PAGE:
You’ve probably heard many GPS-related horror stories, through newspapers or perhaps even first hand tales, about drivers plunging into a ditch or off a cliff because they were following their trusty sat-navs. There have been increased activities amongst mountain rescues in the UK, where hi-tech hikers bring nothing more than their iPhone trekking up a hiking trail only to find themselves without battery and lost.
Another day, and another story. This time, Reuters reported a Canadian couple travelling in the Western US who took an off-road trail as per their GPS when they lost their way and the wife not found again for another 48 days. Husband is still missing.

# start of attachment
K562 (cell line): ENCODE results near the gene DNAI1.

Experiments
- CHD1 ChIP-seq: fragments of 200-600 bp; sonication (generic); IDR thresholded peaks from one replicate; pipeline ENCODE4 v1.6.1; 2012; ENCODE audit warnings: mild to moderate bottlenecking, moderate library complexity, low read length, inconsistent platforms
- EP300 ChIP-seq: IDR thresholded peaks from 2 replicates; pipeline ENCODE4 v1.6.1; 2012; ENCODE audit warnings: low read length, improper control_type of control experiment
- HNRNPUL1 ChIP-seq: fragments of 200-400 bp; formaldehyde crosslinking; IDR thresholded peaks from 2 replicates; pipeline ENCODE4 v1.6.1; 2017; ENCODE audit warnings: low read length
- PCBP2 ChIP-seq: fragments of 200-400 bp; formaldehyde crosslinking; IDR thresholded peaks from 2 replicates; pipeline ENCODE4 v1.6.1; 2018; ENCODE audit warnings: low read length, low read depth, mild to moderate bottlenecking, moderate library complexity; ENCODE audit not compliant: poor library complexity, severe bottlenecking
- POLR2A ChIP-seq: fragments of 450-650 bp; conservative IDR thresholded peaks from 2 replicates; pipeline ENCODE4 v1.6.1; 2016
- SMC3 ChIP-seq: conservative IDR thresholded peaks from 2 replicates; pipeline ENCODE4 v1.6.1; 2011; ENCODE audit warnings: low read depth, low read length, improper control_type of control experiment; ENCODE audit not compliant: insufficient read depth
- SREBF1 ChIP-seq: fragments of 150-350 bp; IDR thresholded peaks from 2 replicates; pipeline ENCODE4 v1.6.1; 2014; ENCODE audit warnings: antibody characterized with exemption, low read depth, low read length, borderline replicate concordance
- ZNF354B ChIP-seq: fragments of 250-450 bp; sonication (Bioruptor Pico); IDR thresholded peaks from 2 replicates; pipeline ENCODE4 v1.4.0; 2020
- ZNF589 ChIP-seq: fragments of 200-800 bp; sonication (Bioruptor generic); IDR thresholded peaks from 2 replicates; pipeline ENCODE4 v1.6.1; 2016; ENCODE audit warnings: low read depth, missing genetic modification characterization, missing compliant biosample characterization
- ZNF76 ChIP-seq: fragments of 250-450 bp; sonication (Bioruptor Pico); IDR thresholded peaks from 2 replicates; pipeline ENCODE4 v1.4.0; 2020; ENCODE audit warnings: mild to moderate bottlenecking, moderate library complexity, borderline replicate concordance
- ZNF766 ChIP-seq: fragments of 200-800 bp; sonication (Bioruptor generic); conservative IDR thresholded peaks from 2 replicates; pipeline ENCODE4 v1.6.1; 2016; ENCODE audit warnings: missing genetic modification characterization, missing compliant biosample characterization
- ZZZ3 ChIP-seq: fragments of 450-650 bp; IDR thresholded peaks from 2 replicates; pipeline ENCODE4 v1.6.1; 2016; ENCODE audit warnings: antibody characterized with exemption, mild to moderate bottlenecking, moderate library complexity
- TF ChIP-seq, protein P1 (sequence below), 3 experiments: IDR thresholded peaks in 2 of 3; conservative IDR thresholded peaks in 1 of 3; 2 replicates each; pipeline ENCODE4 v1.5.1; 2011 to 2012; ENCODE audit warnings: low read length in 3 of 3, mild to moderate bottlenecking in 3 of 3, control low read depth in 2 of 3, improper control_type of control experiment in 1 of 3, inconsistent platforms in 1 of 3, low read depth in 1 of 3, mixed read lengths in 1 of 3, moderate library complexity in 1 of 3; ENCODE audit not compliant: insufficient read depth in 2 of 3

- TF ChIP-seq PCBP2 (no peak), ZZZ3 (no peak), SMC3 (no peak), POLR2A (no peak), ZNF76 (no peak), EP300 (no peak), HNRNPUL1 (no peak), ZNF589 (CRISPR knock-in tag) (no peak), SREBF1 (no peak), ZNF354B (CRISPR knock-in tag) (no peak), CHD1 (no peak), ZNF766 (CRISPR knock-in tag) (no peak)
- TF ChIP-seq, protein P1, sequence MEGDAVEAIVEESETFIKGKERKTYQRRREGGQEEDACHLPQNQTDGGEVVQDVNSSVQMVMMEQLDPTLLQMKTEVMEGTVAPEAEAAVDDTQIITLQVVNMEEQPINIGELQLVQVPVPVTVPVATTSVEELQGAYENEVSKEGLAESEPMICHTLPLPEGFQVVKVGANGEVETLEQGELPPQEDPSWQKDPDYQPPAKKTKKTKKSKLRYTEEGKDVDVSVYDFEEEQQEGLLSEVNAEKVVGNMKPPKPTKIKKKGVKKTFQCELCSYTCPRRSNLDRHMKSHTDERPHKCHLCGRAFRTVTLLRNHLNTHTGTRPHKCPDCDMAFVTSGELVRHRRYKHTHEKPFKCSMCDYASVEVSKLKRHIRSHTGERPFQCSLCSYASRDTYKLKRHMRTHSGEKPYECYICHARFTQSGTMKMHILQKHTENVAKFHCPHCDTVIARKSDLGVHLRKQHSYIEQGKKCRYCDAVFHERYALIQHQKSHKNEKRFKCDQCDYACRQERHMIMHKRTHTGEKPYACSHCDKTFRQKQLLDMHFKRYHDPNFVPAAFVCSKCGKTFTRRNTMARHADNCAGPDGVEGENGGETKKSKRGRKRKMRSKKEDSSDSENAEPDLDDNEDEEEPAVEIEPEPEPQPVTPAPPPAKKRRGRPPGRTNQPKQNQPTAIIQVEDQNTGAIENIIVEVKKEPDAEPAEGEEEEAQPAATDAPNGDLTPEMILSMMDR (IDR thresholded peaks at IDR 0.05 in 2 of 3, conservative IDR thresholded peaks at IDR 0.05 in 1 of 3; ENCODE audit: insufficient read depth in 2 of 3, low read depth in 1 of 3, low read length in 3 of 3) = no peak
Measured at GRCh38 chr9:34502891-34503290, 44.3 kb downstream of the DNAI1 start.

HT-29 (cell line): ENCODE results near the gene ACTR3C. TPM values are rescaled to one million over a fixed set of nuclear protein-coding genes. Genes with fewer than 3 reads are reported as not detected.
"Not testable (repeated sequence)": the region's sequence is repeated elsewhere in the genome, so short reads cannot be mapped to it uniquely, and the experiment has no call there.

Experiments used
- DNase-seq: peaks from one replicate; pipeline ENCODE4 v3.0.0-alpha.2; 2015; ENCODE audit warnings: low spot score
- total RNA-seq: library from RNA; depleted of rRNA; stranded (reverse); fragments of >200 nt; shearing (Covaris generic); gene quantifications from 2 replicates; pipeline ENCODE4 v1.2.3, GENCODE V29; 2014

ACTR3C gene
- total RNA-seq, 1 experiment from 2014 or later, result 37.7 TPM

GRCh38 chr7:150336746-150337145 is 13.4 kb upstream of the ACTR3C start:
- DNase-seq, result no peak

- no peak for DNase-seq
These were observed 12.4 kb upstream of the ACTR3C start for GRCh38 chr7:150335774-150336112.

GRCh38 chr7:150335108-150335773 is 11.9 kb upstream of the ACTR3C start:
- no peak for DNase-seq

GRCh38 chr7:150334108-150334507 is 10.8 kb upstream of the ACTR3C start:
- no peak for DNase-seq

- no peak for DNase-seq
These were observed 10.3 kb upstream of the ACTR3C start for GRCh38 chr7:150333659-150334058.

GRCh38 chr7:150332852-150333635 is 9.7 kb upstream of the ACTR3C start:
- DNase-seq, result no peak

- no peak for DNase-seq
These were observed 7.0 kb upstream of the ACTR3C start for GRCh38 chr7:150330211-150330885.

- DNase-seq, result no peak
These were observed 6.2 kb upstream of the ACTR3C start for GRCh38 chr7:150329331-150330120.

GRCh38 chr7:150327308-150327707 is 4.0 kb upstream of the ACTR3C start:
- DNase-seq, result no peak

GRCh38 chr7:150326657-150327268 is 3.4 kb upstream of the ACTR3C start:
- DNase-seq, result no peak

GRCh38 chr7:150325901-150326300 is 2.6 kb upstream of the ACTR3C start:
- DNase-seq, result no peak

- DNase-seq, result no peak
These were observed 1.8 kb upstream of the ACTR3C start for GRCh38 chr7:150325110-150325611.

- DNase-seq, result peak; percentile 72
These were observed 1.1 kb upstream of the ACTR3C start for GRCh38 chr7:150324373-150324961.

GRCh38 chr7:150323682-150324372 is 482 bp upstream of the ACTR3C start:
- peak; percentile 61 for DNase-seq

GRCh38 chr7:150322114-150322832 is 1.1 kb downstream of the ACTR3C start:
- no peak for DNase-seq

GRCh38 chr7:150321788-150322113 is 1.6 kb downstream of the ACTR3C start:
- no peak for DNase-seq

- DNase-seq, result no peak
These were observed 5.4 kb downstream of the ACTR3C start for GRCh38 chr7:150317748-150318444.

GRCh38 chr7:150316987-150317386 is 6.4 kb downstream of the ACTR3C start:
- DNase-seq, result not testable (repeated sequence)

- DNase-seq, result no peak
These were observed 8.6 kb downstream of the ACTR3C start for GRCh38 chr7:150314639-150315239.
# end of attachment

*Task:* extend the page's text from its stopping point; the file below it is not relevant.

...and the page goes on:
To the “older” generation, these stories show the sheer idiocy of people who are over reliant on technology. But with the next generation growing up in cities who use the likes of Tom Tom and Google Map to navigate, it is only a natural extension to apply technology to their exploration of the world, without giving second thoughts to the the dangers like inaccurate satellite reading or running out of batteries. After all, such scenarios in a city are not usually life-threatening.
It is time for educators to consider the importance of teaching “offline media” like how to read OS maps and basic survival skills like starting a fire in a rough terrain. New technolgoy is great most of the time, but when battery runs out will the next generation know what to do to survive?